But Jesus borne of great love for this bloody world made himself liable to it. Susceptible to it. To the same dangers that we face each day. But Bethlehem was not the place he was destined to die.

It was not God’s plan to let him be killed anonymously, as “one OF many”. But “in the fulness of time” as “one FOR many” on the cross, in keeping with “the deliberate intention and foreknowledge of God” (Acts 2:22)..

And his death was unique!

It was not for the wages of his sins, for he had none, but to collect the wags of ours.

His was a sacrificial death! A substitutionary death. The fruits of which are eternal in scope and time; the fruits of which we partake at the altar today:

Where we affirm glad life in the midst of death.

Where we pray with the first century church of Corinth: “O grave where is thy victory,
O death where is thy sting.”

Where we share in glad fellowship with the Holy Innocents, and with all Holy Innocents, those who have died in Christ and gone on before us to welcome us into the eternal habitations.

Where we intimately meet the risen Lord under the forms of bread and wine, and rise to newness of life with him, “here in time and there in eternity.” The fruits of which Tree, the Cross, are available to all who are disconsolate wherever they might languish.

The new life that is bestowed upon us at baptism is nourished and grows continually larger and larger at the altar, until one day it will be the only thing. Life eternal. Life supernal. Life seraphic. Life like Christ, with Christ, in Christ.

This is “the profound mystery” that St. Paul teaches us in his sacramental catechism in Ephesians chapter five.

Of note, too, in today’s gospel is the fact that Jesus did not reside in Judea or in its capital city, Jerusalem, which was the religious center of the Jewish faith.

Instead St. Joseph, warned by an angel, moved the Holy Family to Nazareth, a city in Galilee, which was 2 districts away, 90 miles north of Judea in order to keep his Child safe until his time would come.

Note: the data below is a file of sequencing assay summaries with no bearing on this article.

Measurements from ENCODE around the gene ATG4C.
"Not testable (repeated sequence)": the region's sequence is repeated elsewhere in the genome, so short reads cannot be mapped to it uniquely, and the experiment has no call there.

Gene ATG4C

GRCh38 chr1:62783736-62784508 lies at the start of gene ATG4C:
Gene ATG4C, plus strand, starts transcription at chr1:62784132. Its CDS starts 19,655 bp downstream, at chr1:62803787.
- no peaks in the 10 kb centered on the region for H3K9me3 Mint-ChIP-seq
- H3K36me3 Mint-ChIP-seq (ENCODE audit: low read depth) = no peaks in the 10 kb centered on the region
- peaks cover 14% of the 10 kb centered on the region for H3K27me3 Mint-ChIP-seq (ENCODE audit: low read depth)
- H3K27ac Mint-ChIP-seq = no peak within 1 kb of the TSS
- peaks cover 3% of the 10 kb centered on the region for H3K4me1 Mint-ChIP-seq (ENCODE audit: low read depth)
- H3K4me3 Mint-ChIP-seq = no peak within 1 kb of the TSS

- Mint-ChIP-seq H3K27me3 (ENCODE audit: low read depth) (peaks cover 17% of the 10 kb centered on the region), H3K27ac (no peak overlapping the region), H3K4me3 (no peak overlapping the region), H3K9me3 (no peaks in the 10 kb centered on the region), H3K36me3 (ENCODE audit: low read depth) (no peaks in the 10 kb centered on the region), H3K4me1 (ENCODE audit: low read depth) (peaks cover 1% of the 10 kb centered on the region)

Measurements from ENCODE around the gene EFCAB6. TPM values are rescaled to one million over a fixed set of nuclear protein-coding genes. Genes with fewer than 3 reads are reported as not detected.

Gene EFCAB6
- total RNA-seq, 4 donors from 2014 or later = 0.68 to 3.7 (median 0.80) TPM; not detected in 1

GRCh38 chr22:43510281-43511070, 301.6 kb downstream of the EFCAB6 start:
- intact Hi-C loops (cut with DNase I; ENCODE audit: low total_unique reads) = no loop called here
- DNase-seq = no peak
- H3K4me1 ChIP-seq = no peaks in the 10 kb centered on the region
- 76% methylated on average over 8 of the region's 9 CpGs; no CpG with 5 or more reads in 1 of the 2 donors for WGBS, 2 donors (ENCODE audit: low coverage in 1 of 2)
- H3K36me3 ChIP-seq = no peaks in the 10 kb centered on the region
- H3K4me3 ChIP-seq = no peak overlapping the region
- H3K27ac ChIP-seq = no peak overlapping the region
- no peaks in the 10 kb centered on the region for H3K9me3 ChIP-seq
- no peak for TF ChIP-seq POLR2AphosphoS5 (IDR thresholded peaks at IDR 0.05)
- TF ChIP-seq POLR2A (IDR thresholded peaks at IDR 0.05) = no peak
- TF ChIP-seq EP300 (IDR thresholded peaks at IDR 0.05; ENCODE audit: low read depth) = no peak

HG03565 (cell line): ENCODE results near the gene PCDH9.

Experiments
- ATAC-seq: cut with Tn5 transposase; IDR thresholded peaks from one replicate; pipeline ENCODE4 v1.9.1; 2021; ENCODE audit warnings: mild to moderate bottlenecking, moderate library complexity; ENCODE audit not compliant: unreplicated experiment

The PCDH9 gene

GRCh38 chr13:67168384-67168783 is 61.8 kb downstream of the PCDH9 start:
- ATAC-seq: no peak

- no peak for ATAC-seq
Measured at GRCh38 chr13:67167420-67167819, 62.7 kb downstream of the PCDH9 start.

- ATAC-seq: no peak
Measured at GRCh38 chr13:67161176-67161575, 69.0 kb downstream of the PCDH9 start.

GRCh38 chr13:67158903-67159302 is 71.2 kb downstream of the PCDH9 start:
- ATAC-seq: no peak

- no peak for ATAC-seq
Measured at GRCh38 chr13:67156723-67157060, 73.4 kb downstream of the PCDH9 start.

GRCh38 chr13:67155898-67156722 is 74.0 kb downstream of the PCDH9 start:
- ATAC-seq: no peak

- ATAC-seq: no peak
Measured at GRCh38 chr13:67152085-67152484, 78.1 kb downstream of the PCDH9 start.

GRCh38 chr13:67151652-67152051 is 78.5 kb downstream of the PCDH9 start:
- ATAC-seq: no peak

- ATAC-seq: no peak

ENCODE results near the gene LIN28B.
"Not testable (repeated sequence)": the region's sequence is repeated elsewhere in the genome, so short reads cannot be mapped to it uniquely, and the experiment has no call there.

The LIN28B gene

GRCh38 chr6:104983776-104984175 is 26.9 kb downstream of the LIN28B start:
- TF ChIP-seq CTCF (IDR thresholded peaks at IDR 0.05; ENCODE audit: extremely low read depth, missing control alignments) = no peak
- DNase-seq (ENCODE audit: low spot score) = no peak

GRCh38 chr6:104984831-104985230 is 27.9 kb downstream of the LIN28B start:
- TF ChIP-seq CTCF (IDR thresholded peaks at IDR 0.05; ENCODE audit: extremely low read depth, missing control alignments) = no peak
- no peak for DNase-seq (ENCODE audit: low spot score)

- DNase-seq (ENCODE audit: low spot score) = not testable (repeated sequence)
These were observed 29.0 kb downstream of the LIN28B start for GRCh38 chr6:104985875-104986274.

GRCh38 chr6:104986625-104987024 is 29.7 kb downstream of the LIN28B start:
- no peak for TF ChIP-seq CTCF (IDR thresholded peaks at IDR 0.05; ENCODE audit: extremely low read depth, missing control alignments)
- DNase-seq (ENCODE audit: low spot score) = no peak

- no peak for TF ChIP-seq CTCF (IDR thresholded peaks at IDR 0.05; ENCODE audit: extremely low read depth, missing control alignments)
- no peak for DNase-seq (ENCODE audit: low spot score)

At one time Galilee had been thoroughly Israelite territory but was now thoroughly secularized. It was peopled by people who did not know its past. They had no more comprehension of its religious heritage than people who live in Corpus Christi do the “body of Christ” after which it is named.

But Galilee is where the Kingdom of God resided for 30 years. Jesus was raised there. He walked the streets, drank the water, ate the food which made everything about Galilee holy, because anything Jesus touches is holy.

He touches you in Holy Communion today. Making you Holy and Innocent of all sin. You will not come under judgment but on the last day you will hear the newborn King say to you: “Come, you who are blessed by my Father, inherit the kingdom prepared for you from the foundation of the world.” Mt. 25:34

True, he conducted his public ministry throughout the entire land of Israel; and at the end he came to Jerusalem to become the New Temple; and the True Sacrifice. The Sacrifice that all sacrifices previously offered by those “born under the law” only foreshadowed. (Gal. 4:4)

But he lived among Gentiles. Unbelievers. To make them holy. For they too are his beloved creation. All people are. All. Since he did not come to save good people by the cross but bad people.

We are those bad people who, by Christ’s pardoning presence within us, have been made good people. Holy people. Innocent people.

Holy Innocents.

Does that mean we will need to die for Christ like they did?

Yes. We must “die daily”. (1 Cor. 15:31) We must die to our selfish desires. We must empty ourselves of ourselves and give ourselves altogether over to God, to his service which is the sacrificial love of God and family. Then we will be like the Holy Innocents. Amen